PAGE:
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Czech Prime Minister Andrej Babis. Photo: Michal Cizek/AFP via Getty Images

The firing of the Czech Republic's cybersecurity director, Dusan Navratil, was not linked to an ongoing dispute with Chinese telecom giant Huawei, sources with direct knowledge tell Axios.

Why it matters: The Czech cybersecurity agency has fended off numerous overtures from Huawei, bucking the trend among Eastern European nations. Navratil’s departure does not signal a change in this stance.

A Dec. 17 article in the South China Morning Post described Navratil's firing as "the latest blow in a year-long dispute over threats posed by Chinese technology firms Huawei Technologies and ZTE."

But, but, but: Two sources with direct knowledge of the matter tell Axios Navratil's removal was wholly unrelated to the agency's policies regarding Huawei, and was instead due to his communication style and poor personal relationship with Prime Minister Andrej Babis.

  • One source emphasized that the cybersecurity chief's sacking had "nothing to do with the policies of the agency."
  • "The move to recall the director was personal," said the source. "It's the relationship with the prime minister," not the agency's operations or policies, that resulted in Navratil's dismissal. "This didn't come as a surprise," the source added.
  • A second source said Navratil's departure is not expected to affect policies on Huawei.

Background: The Czech cybersecurity agency has on multiple occasions served as a whistleblower for Huawei's plans in the country — placing it, at times, in opposition to Czech President Milos Zeman's own preferences.

  • In December 2018, the agency publicly accused Huawei and ZTE of cooperating with China's intelligence services.
  • That sparked an internal feud with Zeman, who had for years allowed Huawei to supply his staff with handsets. Zeman claimed the cybersecurity agency was engaging in "dirty tricks."

The big picture: The U.S. government has urged European nations to choose Nokia or Ericsson over the much cheaper Huawei option for 5G infrastructure contracts.

  • Germany and Britain have not yet committed to 5G providers.
  • This week, the Chinese ambassador to Germany threatened "consequences" if Germany excludes Huawei from its 5G market.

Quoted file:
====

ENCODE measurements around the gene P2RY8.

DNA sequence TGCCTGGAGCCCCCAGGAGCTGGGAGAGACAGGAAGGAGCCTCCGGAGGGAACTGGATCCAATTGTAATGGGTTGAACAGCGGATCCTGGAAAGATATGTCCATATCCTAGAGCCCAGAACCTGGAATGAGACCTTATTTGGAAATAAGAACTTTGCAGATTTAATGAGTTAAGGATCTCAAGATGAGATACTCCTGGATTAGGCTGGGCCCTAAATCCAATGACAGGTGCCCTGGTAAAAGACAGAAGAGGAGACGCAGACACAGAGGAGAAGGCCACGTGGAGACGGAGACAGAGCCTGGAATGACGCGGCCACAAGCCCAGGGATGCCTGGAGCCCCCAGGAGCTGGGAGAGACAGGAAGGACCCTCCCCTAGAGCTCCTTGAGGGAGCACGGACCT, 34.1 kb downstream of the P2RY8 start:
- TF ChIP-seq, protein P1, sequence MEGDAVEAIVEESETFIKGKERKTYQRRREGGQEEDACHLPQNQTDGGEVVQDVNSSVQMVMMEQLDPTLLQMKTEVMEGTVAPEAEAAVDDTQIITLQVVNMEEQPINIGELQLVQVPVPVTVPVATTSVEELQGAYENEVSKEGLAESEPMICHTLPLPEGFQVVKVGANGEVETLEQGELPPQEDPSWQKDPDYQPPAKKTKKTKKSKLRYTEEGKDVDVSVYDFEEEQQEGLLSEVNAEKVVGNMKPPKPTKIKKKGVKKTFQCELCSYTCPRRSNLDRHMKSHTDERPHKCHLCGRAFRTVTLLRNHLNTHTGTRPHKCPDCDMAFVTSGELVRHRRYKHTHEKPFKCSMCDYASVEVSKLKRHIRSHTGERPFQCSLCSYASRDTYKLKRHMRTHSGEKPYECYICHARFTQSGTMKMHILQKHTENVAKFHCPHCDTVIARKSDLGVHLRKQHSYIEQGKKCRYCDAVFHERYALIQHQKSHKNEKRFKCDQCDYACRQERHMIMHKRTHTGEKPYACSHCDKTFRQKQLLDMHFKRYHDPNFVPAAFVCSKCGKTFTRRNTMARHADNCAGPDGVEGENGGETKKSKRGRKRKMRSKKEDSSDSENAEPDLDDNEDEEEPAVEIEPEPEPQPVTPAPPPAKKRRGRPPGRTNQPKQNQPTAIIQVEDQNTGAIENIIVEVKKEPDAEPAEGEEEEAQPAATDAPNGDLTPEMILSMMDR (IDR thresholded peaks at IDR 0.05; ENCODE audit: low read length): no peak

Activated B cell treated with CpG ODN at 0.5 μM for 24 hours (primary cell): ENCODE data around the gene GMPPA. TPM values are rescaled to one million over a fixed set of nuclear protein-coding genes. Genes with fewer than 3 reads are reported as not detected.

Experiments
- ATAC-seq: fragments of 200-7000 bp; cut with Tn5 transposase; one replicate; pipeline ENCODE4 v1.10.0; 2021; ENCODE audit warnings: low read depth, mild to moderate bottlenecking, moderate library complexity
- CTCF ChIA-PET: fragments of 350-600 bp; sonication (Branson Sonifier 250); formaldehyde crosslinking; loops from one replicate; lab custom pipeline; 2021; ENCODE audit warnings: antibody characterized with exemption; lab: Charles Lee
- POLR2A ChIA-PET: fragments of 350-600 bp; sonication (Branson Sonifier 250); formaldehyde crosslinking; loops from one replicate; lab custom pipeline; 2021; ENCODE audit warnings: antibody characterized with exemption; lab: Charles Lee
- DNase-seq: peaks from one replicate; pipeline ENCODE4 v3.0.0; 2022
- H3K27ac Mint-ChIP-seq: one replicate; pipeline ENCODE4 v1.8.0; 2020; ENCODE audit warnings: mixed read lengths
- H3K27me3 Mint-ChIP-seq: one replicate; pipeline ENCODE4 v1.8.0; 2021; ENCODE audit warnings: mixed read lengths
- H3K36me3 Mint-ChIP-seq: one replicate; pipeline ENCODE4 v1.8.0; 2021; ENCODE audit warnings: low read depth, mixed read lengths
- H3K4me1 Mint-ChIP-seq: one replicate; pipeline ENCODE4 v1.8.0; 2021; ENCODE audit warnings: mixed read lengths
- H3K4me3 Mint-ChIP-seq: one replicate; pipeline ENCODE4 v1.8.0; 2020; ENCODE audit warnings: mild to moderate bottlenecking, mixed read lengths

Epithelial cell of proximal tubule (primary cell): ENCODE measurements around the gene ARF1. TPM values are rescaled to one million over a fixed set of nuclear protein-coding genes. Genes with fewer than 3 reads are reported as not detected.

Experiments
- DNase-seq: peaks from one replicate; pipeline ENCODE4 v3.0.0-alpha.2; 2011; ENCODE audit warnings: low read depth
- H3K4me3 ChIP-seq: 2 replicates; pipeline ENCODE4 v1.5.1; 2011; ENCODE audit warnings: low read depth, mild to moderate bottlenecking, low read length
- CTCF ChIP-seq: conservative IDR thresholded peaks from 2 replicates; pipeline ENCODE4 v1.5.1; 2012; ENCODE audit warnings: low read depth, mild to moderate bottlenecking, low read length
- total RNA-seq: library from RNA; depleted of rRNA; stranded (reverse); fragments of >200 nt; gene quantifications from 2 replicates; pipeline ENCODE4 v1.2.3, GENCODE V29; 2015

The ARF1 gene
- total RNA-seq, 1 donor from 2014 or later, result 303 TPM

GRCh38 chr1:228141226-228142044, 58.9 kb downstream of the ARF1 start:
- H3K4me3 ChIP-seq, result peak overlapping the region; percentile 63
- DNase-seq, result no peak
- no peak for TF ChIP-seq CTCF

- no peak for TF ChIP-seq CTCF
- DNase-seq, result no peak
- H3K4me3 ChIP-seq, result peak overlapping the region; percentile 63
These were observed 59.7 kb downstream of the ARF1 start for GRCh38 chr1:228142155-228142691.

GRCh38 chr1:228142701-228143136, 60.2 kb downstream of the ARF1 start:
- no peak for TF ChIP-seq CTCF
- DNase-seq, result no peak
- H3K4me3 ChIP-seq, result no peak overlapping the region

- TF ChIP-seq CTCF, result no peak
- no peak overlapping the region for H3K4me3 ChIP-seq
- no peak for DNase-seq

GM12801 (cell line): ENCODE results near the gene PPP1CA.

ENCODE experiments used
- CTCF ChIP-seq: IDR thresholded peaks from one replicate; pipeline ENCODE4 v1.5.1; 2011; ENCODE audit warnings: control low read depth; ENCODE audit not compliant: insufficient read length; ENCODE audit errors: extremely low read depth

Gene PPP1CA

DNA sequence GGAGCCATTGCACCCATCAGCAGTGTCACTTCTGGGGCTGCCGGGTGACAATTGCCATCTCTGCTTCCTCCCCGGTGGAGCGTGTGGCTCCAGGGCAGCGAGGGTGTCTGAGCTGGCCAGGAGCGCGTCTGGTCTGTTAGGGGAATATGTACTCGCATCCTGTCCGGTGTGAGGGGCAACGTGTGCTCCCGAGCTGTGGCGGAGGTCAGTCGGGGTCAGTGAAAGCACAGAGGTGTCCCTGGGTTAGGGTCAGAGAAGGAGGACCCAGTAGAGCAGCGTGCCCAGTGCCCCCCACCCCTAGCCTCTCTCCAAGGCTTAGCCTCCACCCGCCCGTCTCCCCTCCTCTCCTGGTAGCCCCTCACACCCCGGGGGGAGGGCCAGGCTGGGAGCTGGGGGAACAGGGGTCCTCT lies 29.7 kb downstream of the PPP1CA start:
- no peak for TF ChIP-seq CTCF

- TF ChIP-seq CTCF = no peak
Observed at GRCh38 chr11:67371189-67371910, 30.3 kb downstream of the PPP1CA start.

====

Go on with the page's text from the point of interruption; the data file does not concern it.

The bottom line: The Czech Republic, at the urging of its cybersecurity office, has become a leading European critic of Huawei. Don't expect that to change — at least, not yet.

Go deeper

Bipartisan group of senators unveil $908 billion COVID stimulus proposal

Sens. Joe Manchin (D-W.Va.) and Susan Collins (R-Maine) in the Capitol in 2018. Photo: Tom Williams/CQ Roll Call

A bipartisan group of senators on Tuesday proposed a $908 billion coronavirus stimulus package, in one of the few concrete steps toward COVID relief made by Congress in several months.

Why it matters: Recent data shows that the economic recovery is floundering as coronavirus cases surge and hospitals threaten to be overwhelmed heading into what is likely to be a grim winter.

Inside Patch's new local newsletter platform

Illustration: Annelise Capossela/Axios

Patch, the hyperlocal (and profitable) local digital news company, has built a new software platform called "Patch Labs" that lets local news reporters publish their own newsletters and websites, sources tell Axios.

Why it matters: It follows a growing trend of journalists going solo via newsletters at the national level.

Scoop: Politico stars plot new Playbook

Anna Palmer and Jake Sherman. Photo: Alex Wong/Getty Images

Three of Politico’s biggest reporting stars plan to launch a competitor to the company’s Politico Playbook franchise, sources tell me. 

Why it matters:  Jake Sherman, Anna Palmer and John Bresnahan will launch a daily newsletter in 2021 as a stand-alone company, the sources say. In effect, they will be competing against the Playbook franchise they helped create and grow. 

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